Invercargill bus driver wins award

Invercargill bus driver, Anoop Kumar, who took home the award for ???Top Theory??? at Go Bus Transport???s Bus Roadeo in ...
JOANNA GRIFFITHS/FAIRFAX NZ

Invercargill bus driver, Anoop Kumar, who took home the award for ???Top Theory??? at Go Bus Transport???s Bus Roadeo in Christchurch on Saturday, March 11.

Can you recite New Zealand road code of by heart? Anoop Kumar can. 

The Invercargill Go Bus driver was awarded the Top Theory Test Result at the Go Bus Transport's Bus Roadeo in Christchurch on March 11.

Kumar, who has worked as a bus driver in Invercargill for 11 years got 100 per cent in a 40 question theoretical written exam that tested his knowledge on road codes. 

Eleven finalists were selected from a nationwide pool of 2200 employees to participate in the competition that tested the four different disciplines of bus driving; theory, vehicle inspection, customer service and driving skills.

He was shocked when he found out he had been selected as a finalist. 

"I just grabbed an application form from the smoko-room, filled it in and gave it to my supervisor. I didn't think about it too much."

Everyone in the office was so excited about his award, "people are getting ready to apply for next time."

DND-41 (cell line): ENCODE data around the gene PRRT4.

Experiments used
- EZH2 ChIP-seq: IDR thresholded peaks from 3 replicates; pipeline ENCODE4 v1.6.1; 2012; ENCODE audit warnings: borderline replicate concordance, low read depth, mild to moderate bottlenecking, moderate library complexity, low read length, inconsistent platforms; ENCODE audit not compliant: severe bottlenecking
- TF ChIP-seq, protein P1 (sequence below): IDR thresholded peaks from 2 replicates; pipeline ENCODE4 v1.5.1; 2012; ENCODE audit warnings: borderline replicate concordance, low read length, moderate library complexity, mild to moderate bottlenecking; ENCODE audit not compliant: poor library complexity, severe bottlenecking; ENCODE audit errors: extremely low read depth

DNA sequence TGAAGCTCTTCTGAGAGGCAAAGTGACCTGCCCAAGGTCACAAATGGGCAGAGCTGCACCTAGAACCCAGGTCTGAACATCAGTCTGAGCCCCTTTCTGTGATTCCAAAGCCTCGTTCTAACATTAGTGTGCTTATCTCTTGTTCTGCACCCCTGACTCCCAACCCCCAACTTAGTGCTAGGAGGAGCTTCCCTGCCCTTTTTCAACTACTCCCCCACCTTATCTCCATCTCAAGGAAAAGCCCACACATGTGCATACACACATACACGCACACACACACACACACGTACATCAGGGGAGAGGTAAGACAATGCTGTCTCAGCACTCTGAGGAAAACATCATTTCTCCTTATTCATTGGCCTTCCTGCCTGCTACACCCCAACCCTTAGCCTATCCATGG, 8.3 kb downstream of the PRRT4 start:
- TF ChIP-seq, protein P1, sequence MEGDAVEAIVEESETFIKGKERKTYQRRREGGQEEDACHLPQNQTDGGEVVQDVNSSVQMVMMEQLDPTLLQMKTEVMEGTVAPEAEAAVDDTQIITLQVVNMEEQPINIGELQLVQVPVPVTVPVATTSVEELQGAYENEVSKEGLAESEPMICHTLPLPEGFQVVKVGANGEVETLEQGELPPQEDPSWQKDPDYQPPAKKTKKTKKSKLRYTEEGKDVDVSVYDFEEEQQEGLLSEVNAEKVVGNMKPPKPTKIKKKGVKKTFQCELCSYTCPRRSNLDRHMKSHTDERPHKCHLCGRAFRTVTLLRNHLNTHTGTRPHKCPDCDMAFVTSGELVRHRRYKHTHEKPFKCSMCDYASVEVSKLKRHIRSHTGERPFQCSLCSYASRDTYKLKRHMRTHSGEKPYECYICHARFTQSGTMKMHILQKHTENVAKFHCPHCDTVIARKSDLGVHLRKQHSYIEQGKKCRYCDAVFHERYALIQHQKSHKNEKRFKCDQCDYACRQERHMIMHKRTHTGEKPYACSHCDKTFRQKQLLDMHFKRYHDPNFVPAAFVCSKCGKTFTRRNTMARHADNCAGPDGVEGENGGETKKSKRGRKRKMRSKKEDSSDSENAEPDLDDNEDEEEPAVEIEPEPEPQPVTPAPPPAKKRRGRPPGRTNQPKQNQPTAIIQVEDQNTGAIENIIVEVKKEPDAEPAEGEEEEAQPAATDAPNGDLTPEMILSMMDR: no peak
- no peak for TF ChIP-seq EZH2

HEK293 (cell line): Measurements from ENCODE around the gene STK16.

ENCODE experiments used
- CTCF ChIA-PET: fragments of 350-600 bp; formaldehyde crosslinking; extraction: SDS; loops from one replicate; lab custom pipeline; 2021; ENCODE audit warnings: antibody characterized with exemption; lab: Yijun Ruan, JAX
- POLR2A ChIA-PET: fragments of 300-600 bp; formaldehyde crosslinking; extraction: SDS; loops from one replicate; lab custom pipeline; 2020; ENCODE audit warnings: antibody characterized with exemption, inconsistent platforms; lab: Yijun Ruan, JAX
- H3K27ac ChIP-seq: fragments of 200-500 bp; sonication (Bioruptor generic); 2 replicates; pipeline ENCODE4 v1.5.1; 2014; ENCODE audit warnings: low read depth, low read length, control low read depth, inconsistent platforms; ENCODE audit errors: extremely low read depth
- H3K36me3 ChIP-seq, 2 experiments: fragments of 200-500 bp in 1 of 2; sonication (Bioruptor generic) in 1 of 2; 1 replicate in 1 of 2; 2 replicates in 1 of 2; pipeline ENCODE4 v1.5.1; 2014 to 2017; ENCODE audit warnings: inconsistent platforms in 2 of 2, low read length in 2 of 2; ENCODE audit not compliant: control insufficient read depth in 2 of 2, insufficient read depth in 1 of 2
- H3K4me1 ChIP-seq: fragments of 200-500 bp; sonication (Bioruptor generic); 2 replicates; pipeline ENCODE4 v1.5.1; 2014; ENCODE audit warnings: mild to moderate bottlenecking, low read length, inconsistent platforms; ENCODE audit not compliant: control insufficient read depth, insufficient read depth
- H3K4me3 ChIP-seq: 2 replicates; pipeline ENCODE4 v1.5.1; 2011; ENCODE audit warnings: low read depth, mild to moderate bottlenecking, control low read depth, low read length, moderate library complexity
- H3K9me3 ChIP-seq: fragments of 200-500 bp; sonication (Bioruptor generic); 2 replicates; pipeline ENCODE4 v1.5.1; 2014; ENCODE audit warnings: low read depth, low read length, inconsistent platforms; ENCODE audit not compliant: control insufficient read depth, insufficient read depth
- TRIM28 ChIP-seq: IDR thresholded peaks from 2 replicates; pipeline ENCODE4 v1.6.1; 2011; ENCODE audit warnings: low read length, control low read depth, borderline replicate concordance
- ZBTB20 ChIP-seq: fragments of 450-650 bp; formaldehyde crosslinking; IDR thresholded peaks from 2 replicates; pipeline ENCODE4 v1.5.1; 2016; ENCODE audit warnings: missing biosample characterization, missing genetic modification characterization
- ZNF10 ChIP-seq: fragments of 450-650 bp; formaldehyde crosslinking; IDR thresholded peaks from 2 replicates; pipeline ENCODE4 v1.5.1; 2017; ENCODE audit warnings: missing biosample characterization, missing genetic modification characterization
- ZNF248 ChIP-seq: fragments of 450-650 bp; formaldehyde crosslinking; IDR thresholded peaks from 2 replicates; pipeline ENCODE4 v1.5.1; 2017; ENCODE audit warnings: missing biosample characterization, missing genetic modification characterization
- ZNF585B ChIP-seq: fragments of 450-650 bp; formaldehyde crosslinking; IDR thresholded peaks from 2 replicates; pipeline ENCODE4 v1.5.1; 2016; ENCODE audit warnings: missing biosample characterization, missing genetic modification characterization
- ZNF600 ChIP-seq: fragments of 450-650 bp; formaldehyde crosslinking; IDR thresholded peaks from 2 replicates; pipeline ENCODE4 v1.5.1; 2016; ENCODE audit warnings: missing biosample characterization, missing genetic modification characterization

Driving a bus was one of the best jobs in the country, he said. 

He got to spend his days talking to people and driving on New Zealand's scenic roads, "it's great."

"I love driving to Queenstown, its is so beautiful."

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Although there were times when passengers were disorderly or drivers were impatient on the road, there was no such thing as a bad day, he said. 

"It's all just part of the job and most of the time people are nice.

"The best thing is when you drive people around and they give you good feedback or say thank you."

Kumar originally learnt to drive in Fiji.

"I moved to Invercargill for the job." 

The transition was fairly easy, he said. 

Most of the road rules were the same, the only real difference was the bus windows.

Because of the heat in Fiji buses had no glass in their window, just a space were the glass should be and canvas covers for when it rained, he said. 

"It sounds strange but it works, it is very pleasant." 

Weather conditions were almost the opposite in Invercargill with no shortage of rainy days or gail force winds leading him to find a new appreciation of the humble window. 

"No, glass wouldn't work here."

 

 - Stuff

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